This year's event aims to educate and inspire a new generation of young
Asian shooters with workshops by some of the most renowned
international photographers and photojournalists
The photograph "Promises and Lies", shot in Afghanistan, is one of many featured in the 4th annual Angkor Photography Festival.
WHILE this year's Angkor Photography Festival does not officially kick off until Sunday evening, preparations are already underway, with veteran photographer and workshop coordinator Roland Neveu marshalling his troop of students at one of Siem Reap's sidewalk cafes.
This year, there will be no sneaky or intrusive shots of mothers and crying babies at hospitals, Neveu tells them, and no one is to pay money to take mean-street photos of working girls and ladyboys.
Having said that, and having outlined the workshop schedule, he wishes the budding young photographers well on their assignments as they disperse into the streets, lugging their Canons, Nikons and Leicas.
Passing on knowledge
This year marks the fourth consecutive year of Siem Reap's Angkor Photography Festival, which is set to run through November 28. While each year the festival showcases work by international and emerging Asian photographers, this year's festival is set to focus more on workshops taught by renowned photographers who are volunteering their time to tutor 30 young shooters from around the globe.
With four workshops hosted by professional international photographers, all coordinated by Neveu, the aim of this festival is to pass on insight and knowledge to a new generation of upcoming photographers.
Neveu has worked voluntarily at Siem Reap's Angkor Photo Festival for the last three years and says he does this partly because "photography has been good to him" and he wants to give something back, and partly because the festival actively nurtures, encourages and supports young Asian photographers.
"This festival is unique because [generally] you don't see that many workshops involving young Asian photographers who are basically between [ages] 21 and 28," he says.
A large part of the festival's uniqueness is that it attracts tried, true and tested photographic heavy hitters like Neveu to pass on wisdom and insight attained over a long career that spans many countries, conflicts and conflagrations.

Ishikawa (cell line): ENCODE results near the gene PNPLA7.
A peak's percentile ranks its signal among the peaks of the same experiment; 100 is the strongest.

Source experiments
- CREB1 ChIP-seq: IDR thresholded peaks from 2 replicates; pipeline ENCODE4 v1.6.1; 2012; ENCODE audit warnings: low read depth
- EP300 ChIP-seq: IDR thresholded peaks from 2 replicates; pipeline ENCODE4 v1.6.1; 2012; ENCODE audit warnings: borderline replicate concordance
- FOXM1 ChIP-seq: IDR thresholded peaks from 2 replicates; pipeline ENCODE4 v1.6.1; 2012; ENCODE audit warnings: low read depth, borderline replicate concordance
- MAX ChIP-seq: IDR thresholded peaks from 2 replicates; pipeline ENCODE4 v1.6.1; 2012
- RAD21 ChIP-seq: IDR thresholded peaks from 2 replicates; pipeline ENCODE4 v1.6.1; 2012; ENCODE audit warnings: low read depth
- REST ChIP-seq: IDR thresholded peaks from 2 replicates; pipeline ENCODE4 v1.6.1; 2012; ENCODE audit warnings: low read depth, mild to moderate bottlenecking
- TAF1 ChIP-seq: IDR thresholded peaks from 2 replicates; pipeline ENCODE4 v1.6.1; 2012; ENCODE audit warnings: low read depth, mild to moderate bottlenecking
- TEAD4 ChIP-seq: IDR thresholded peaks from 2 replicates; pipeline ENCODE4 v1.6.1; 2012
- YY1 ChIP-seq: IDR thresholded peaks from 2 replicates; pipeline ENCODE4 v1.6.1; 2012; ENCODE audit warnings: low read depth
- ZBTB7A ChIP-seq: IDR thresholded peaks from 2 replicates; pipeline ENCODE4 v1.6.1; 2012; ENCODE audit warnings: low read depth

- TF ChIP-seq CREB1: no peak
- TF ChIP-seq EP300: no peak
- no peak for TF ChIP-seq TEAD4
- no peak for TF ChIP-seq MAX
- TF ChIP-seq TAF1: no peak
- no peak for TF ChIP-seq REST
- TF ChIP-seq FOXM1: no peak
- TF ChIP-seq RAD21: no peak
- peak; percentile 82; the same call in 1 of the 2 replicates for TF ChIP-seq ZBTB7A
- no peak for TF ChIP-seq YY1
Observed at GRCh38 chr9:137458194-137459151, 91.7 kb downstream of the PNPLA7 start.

Neveu is a master of what has been dubbed "grand reportage". He is one of the few Western reporters who witnessed the fall of Phnom Penh in 1975 and certainly has a lot of experience to pass on.
He documented the first Soviet prisoners of war in Afghanistan's mujahedeen holy war; the Beirut siege in mid-1982 and the subsequent war in Lebanon; El Salvador's bloody feud; and the NPA guerrilla struggle in the Philippines and the fall of Marcos, as well as producing the first images of Aids in Uganda in 1986.
He also co-authored TV stories on Aids in Uganda, the Touareg rebellion in the Sahara and the Kurdish refugees at the Turkey-Iraq border in 1991.
Neveu has worked as a still photographer on movies directed by Oliver Stone, Brian de Palma and Ridley Scott, and worked on the Matt Dillon movie City of Ghosts, filmed in Thailand and Cambodia in 2001.
Showcasing regional talent
Driving the festival from rented premises in Siem Reap's central market district is the indefatigable coordinator of the programming committee, Francoise Callier, who is dedicated to nurturing photographic talent in developing countries.
"I observed that most of the time in France they show work from Occidental photographers, and this has shocked me for a long time. I wondered why they didn't show other work, so when I found African or South American photographers, I gave them attention," he said.
"Now, because our festival is in Asia, I think the most important thing that we can do is to show the work of Asians," he said, adding that at the moment, almost half of the pieces are from Asian photographers.
"This year we are showing the work of about 70 photographers, and 30 of them are Asian."
The only slightly sour note to this year's festival is that there is no representation of Cambodian photographers, Callier said.
"No Cambodians submitted pictures, so we were really disappointed about that. We keep trying to find some local photographers. We go to the agencies, but they are not very interested," he said.
"I think it is because there is no photography culture here. In 2006, we showed fantastic work from a Cambodian photographer, Remissa Mak, who later exhibited at Photoquai in Paris in November 2007," he said.
"But there is no market for his kind of photography in Cambodia, so now Remissa Mak is working for a big agency and has no time for his more artistic photography."